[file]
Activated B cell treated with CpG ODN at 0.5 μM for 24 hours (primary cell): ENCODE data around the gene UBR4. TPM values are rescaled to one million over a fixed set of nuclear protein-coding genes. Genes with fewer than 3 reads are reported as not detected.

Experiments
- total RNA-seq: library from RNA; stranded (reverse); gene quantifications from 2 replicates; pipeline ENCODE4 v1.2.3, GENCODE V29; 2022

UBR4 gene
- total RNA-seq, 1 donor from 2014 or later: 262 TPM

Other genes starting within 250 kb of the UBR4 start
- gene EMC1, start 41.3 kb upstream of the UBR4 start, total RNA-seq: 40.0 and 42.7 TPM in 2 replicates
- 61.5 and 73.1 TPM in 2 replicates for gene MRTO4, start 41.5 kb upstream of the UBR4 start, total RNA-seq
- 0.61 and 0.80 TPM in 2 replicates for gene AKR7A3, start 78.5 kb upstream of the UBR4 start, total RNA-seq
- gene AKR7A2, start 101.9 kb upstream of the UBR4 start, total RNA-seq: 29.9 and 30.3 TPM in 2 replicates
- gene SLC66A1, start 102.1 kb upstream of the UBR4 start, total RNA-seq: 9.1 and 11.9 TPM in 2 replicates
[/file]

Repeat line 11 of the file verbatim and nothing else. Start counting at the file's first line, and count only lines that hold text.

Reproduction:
- gene SLC66A1, start 102.1 kb upstream of the UBR4 start, total RNA-seq: 9.1 and 11.9 TPM in 2 replicates